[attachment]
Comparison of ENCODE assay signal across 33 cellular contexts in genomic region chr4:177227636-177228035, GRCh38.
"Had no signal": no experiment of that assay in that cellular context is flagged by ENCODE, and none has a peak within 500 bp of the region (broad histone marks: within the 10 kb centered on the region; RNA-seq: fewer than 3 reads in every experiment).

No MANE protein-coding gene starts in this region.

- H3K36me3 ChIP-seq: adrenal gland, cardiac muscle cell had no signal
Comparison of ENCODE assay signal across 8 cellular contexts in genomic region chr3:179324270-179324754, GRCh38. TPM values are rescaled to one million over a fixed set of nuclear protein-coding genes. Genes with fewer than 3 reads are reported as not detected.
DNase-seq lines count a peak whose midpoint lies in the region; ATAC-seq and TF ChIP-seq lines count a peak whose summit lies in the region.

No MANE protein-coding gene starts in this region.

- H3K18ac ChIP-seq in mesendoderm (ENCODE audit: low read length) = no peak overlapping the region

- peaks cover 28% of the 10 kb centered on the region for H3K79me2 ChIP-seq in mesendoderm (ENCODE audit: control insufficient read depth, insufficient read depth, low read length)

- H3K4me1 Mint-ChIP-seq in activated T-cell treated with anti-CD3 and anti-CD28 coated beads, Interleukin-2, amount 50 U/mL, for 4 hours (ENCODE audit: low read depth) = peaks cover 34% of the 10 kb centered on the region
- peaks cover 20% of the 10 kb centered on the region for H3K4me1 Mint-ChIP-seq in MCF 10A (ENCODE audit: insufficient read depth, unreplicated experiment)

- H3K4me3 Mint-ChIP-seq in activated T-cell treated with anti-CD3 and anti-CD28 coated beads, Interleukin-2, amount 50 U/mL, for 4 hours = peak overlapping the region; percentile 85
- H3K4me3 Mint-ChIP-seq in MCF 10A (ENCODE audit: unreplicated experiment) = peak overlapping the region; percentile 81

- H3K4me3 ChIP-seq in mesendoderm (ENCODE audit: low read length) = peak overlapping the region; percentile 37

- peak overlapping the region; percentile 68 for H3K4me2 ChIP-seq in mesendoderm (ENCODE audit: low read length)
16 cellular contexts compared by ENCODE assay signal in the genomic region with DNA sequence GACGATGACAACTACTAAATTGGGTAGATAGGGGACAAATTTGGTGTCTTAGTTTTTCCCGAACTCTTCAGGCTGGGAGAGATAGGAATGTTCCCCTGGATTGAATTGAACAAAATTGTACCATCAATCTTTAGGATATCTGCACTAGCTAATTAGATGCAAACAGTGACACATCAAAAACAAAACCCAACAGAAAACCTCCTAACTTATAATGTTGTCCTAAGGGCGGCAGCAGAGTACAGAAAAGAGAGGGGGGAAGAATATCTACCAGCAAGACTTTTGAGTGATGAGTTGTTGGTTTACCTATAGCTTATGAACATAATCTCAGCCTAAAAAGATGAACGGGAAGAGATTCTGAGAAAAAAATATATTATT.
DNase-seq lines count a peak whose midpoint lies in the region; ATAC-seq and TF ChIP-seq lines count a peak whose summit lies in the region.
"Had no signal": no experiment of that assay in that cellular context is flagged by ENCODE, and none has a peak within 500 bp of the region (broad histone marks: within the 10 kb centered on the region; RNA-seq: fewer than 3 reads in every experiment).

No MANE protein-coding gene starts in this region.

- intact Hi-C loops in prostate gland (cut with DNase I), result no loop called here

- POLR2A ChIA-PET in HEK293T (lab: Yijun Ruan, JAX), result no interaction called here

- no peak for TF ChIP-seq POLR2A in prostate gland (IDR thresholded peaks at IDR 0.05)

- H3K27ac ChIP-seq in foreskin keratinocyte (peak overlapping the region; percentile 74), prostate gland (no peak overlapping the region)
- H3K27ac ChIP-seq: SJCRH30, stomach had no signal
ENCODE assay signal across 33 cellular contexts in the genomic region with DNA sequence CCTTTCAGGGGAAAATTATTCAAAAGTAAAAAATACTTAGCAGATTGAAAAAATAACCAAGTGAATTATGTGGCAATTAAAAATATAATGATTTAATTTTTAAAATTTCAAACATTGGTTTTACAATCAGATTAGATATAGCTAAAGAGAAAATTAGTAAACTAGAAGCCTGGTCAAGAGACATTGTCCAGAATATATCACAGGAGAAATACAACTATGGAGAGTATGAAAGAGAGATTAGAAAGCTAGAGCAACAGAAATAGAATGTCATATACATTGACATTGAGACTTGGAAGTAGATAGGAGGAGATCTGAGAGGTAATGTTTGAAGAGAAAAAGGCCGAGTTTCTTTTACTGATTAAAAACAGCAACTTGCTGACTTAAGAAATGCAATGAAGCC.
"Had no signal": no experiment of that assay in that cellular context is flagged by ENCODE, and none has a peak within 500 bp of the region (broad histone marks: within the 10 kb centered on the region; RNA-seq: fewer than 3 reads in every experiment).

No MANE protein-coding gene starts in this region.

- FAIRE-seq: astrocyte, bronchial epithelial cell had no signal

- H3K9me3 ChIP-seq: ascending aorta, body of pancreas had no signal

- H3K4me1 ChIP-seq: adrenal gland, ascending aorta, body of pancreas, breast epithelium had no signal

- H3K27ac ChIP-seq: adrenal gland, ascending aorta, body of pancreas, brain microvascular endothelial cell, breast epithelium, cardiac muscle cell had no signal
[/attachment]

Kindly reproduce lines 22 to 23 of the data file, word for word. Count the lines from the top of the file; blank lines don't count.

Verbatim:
- no peak for TF ChIP-seq POLR2A in prostate gland (IDR thresholded peaks at IDR 0.05)

- H3K27ac ChIP-seq in foreskin keratinocyte (peak overlapping the region; percentile 74), prostate gland (no peak overlapping the region)